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    1 month ago

    I can’t speak to specifics but I can give you some ideas.

    So the obd port might have some basic info such as acceleration and turns since and/or at least torque/thrust readings that you can poll since insurance companies and others have devices that use them to track your driving (often paired with GPS which you don’t need)

    So some arduino project that lets you plug in and poll that data and to establish a trigger for some audio could be fun.

    http://arduinodev.com/connect-arduino-to-a-car-through-obd-ii-port/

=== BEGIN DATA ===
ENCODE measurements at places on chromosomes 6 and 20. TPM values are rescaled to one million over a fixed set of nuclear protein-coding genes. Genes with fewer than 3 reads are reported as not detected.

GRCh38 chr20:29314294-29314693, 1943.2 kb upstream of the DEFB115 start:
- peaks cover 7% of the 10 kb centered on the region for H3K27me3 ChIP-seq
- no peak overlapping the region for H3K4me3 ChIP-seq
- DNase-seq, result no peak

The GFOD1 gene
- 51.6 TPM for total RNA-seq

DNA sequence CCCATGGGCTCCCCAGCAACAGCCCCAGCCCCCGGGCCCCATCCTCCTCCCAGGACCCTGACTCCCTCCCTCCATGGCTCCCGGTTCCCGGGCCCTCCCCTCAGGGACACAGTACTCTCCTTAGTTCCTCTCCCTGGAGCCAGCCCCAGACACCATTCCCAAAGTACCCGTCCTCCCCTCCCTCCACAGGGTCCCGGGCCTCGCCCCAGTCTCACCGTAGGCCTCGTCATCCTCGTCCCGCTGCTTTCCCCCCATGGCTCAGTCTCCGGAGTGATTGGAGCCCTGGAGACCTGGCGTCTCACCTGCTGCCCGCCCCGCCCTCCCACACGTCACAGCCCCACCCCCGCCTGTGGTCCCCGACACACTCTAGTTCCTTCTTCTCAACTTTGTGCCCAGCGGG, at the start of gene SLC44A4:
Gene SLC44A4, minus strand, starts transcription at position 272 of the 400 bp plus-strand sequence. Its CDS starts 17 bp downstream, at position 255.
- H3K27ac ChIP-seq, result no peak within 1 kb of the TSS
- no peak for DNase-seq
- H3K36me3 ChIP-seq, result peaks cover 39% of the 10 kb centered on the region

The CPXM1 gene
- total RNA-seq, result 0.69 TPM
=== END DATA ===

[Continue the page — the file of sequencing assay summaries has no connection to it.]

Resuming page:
Pair that with something else that lets you connect via auxiliary or Bluetooth so you can play it over the speaker and you might have something.

    https://github.com/pschatzmann/ESP32-A2DP

    This might be easier since a pi would be better suited to playback of audio and might be easier to get everything connected and to tinker with the Python to respond to certain readings

    https://www.instructables.com/OBD-Pi/

    • UKFilmNerd@feddit.uk
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      1 month ago

      I saw such a device on Instagram. I think it was a Bluetooth connection from the computer diagnostic port to the phone.

      The app takes this data and makes the right noise based on engine revs. The app was full of different engine sounds both real and fictional along with silly noises such as farting.

  • TheBananaKing@lemmy.world
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    1 month ago